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While delayed briefly by the need to deal with his personal scandal, Governor Eric Greitens refocused on politics in late January with a two-day state tour to announce his plan to cut individual and corporate tax rates by an estimated (by his office) $800 million. “This tax plan puts working families first, and it’s a better deal for all Missourians because it rewards businesses for hiring people in Missouri,” Greitens said in a news release.
The Greitens plan cuts the top personal income tax rate from 5.9 percent to 5.3 percent. It provides what the governor calls a “Workers First” tax cut, a non-refundable credit against tax liability equal to 20 percent of the federal earned income tax credit. It also cuts the corporate income tax rate from 6.25 percent to 4.25 percent, which would give Missouri the second-lowest rate among the 44 states with corporate income taxes. And it eliminates current tax breaks that the governor describes as unnecessary, including discounts for businesses for the timely filing of payroll withholdings and retail sales taxes, incentives made obsolete by modern technology. Greitens would eliminate state income tax deductions allowed for federal tax payments, and he would require Missourians to pay sales taxes on online purchases. The governor says the moves will make the plan revenue-neutral, requiring no cuts to state services.
“For 380,000 working-class Missourians, this plan would cut taxes to $0.00. This plan cuts taxes for 97 percent of all Missouri taxpayers. It will help us win new businesses and stop chasing jobs out of Missouri,” the governor touted.
A Missouri Department of Revenue analysis says a single parent supporting two children on an income of $30,000 would see his/her annual tax liability drop by more than 80 percent. In another example, a married couple with two kids and an annual household income of $150,000 would see a tax savings of just under three percent. Missouri’s top tax rate currently applies to individual incomes over $9,072. That rate has not been adjusted in decades, and people on both sides of the tax debate say the system is unfair and inequitable.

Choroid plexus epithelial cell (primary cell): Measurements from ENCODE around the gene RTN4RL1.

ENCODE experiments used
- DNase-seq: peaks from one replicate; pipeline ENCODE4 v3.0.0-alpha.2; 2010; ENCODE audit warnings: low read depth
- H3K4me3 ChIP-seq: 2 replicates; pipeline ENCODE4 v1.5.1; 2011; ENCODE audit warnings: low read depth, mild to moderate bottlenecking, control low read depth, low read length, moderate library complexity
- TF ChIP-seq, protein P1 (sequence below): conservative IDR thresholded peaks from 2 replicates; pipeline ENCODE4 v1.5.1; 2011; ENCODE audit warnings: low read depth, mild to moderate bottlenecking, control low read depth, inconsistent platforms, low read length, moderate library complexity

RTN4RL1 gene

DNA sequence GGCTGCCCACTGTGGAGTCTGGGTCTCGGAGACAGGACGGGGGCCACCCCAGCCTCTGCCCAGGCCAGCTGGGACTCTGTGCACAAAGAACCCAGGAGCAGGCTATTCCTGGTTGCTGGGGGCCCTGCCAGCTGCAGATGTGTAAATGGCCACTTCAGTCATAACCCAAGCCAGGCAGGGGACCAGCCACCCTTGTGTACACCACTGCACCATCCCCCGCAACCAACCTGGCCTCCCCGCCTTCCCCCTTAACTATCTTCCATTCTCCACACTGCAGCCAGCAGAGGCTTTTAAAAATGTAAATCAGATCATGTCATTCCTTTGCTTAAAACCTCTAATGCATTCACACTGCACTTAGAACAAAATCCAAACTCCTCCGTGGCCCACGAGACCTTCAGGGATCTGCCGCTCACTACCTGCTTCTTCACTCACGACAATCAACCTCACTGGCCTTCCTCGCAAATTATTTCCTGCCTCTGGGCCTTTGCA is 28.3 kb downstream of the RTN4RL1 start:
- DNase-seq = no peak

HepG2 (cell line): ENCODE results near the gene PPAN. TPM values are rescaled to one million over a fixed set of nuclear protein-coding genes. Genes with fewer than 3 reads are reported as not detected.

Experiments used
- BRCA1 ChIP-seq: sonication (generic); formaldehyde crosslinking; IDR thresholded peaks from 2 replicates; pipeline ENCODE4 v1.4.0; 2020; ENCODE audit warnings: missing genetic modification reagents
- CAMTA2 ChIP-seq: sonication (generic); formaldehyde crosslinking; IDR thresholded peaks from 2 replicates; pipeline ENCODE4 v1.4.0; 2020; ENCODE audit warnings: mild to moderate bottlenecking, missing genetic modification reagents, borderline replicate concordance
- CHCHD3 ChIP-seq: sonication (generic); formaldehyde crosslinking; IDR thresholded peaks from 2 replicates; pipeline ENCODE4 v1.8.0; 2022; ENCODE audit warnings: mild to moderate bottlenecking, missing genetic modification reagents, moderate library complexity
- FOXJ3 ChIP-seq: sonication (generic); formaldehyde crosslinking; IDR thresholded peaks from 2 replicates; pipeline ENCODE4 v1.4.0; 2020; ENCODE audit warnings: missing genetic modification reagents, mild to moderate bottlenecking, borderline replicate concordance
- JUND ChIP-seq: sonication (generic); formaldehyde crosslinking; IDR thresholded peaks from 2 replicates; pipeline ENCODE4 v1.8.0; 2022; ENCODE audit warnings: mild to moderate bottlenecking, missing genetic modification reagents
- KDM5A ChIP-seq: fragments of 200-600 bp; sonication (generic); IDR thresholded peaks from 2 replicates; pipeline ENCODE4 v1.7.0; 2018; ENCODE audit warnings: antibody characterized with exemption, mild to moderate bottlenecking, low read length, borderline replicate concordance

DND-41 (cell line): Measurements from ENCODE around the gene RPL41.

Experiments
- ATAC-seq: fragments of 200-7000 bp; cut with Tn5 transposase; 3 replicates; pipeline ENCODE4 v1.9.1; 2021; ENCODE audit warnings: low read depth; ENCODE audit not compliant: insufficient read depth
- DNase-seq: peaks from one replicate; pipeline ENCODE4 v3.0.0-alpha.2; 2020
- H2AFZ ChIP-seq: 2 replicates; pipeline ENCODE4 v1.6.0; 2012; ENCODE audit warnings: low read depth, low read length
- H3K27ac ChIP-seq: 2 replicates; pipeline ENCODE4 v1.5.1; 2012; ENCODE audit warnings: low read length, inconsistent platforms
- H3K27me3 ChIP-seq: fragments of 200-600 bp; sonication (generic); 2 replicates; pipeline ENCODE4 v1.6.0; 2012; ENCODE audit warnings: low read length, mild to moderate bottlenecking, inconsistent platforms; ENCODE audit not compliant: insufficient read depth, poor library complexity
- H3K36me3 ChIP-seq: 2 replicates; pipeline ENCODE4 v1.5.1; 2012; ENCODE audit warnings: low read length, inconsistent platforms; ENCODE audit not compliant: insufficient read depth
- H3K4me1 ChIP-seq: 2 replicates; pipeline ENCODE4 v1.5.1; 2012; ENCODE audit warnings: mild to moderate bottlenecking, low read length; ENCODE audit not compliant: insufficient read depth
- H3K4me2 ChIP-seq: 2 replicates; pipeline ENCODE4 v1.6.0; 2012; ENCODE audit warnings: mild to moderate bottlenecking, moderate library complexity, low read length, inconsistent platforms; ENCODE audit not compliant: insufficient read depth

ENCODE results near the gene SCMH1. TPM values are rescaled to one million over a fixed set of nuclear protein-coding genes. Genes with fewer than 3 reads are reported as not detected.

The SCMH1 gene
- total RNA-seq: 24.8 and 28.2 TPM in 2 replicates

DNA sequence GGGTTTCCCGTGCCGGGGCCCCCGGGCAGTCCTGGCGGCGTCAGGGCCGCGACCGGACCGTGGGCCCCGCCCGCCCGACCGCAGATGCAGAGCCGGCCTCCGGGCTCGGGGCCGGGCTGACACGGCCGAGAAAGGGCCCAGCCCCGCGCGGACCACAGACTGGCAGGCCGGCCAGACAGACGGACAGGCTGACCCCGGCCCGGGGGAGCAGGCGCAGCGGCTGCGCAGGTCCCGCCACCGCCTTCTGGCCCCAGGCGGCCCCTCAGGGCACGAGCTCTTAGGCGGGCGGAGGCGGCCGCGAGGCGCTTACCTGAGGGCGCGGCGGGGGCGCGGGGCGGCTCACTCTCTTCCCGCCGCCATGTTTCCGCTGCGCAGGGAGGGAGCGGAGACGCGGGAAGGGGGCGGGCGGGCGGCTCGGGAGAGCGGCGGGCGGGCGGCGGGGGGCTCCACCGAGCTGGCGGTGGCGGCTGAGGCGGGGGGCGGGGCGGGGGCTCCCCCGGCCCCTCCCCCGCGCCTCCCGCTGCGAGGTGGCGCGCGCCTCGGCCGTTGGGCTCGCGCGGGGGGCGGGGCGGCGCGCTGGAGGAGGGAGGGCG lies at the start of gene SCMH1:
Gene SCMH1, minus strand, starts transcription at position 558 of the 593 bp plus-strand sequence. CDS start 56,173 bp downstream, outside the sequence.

A central argument for the federal tax overhaul, which passed in December, was the promised return of U.S. business assets now held offshore, which supporters say will jumpstart the economy and create jobs. Greitens is making a parallel argument with his state plan, saying the corporate tax environment is among the first considerations when deciding where to invest. He says Missouri is losing jobs to states with a more competitive environment and his plan will reverse that. “I think this is going to turbocharge the economy,” Greitens told one audience on his state tour.
Most business groups, including the Missouri Chamber of Commerce and Industry and the Associated Industries of Missouri, appear firmly on board with Greitens’ plan. Even the generally skeptical Missouri Budget Project said it was encouraged by the governor’s interest in reforming tax policy, particularly in the face of more state budget cuts this year. But critics talk about the debacle in neighboring Kansas — and say recent tax cuts are already responsible for the current budget problem here.
“The governor promises to cut taxes for nearly all Missourians but fails to mention that, for most people, those modest breaks will be wiped out by tax increases elsewhere in his plan,” said Rep. Gail McCann Beatty, the top Democrat in the Missouri House of Representatives. “His claim that somehow his plan will be revenue-neutral should be viewed with a great deal of skepticism.”
Jeanette Mott Oxford, of Empower Missouri, an organization that lobbies for the interests of low-income people, said the plan is based on a false premise that Missourians are overtaxed. She cites a May 2017 state audit that says the state is $4.1 billion in revenue below the point at which Hancock Amendment — an effective cap for the amount of revenue the state can gather from personal taxes — would be triggered.
What we don’t know is whether lawmakers are open to a compromise. Republican Senator Andrew Koenig, of Manchester, has his own plan to cut the corporate tax rate from 6.25 percent to 4.25 percent. And Weldon Spring’s Bill Eigel has advanced a Senate plan to cut individual taxes at both the top and bottom of the income scale. The Senate will likely produce a single blend of both plans. House member Travis Fitzwater, the Holts Summit Republican, has sponsored a plan to drop the top individual income tax rate from 5.9 percent to 4.8 percent. To remain revenue neutral, his plan would cap state tax credits and raise the fuel tax. At this writing, house leaders have not put much of a spotlight on that bill.
Kermit Miller anchors the 6 and 10 p.m. news for KRCG 13. You can reach Kermit at firstname.lastname@example.org. He is an award-winning 45-year veteran journalist and one of the longest serving members of the Missouri Statehouse press corps.